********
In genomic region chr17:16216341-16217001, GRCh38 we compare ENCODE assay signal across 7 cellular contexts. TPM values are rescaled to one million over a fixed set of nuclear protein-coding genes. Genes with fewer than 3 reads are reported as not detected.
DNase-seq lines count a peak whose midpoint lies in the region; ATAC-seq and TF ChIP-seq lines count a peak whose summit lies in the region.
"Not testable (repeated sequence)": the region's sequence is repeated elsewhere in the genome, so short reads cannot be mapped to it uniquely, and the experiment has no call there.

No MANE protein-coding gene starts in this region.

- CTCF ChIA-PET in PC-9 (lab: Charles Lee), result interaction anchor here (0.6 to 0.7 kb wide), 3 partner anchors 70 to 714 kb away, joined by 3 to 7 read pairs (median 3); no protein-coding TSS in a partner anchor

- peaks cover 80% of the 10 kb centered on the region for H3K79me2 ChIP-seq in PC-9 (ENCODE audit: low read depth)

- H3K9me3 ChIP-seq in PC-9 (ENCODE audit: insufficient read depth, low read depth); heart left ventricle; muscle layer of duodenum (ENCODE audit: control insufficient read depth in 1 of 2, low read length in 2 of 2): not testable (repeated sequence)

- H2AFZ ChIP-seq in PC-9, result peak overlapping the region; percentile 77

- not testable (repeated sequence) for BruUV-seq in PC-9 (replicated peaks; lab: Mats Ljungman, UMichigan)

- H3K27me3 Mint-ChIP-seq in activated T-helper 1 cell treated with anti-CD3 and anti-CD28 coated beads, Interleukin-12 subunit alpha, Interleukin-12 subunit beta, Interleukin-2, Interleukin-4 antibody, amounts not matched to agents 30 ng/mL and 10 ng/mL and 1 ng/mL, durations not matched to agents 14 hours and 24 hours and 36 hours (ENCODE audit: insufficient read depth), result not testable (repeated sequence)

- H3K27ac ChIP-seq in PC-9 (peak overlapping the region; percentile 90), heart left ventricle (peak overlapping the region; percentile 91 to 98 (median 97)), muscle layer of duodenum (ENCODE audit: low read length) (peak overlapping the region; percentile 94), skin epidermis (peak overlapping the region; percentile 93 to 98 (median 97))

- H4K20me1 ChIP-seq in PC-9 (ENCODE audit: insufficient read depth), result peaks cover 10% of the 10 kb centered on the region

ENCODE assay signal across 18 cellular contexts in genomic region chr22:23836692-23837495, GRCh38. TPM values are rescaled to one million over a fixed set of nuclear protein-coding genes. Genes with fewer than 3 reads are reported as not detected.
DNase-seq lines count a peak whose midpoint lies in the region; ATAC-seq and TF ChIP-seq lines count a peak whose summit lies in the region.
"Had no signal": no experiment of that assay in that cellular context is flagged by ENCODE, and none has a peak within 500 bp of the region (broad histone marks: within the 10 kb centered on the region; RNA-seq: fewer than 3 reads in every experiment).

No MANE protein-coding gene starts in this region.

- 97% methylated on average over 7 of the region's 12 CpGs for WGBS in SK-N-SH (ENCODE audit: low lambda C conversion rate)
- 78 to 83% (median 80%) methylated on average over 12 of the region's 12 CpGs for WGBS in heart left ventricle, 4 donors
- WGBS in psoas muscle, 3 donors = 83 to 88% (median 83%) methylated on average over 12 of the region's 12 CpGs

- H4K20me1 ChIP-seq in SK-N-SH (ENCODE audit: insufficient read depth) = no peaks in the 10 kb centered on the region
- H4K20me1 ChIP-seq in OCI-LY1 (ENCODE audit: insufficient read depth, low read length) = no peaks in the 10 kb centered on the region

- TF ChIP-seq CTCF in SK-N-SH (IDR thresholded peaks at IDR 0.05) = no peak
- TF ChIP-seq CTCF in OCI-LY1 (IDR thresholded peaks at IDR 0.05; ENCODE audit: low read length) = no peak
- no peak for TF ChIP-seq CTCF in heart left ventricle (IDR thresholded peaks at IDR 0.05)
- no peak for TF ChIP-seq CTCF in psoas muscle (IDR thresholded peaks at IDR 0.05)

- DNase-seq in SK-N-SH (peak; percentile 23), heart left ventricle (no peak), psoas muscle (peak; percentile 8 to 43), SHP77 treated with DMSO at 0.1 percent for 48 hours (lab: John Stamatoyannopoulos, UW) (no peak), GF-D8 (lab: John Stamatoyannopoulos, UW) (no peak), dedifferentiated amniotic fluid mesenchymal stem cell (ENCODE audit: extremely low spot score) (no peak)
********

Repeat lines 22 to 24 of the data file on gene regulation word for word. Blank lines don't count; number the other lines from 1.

- TF ChIP-seq CTCF in SK-N-SH (IDR thresholded peaks at IDR 0.05) = no peak
- TF ChIP-seq CTCF in OCI-LY1 (IDR thresholded peaks at IDR 0.05; ENCODE audit: low read length) = no peak
- no peak for TF ChIP-seq CTCF in heart left ventricle (IDR thresholded peaks at IDR 0.05)